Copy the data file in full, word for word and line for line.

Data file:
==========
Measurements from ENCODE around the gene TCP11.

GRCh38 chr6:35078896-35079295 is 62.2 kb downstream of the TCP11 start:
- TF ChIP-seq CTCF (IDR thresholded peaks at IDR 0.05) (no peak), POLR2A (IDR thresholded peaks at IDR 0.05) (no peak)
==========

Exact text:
Measurements from ENCODE around the gene TCP11.

GRCh38 chr6:35078896-35079295 is 62.2 kb downstream of the TCP11 start:
- TF ChIP-seq CTCF (IDR thresholded peaks at IDR 0.05) (no peak), POLR2A (IDR thresholded peaks at IDR 0.05) (no peak)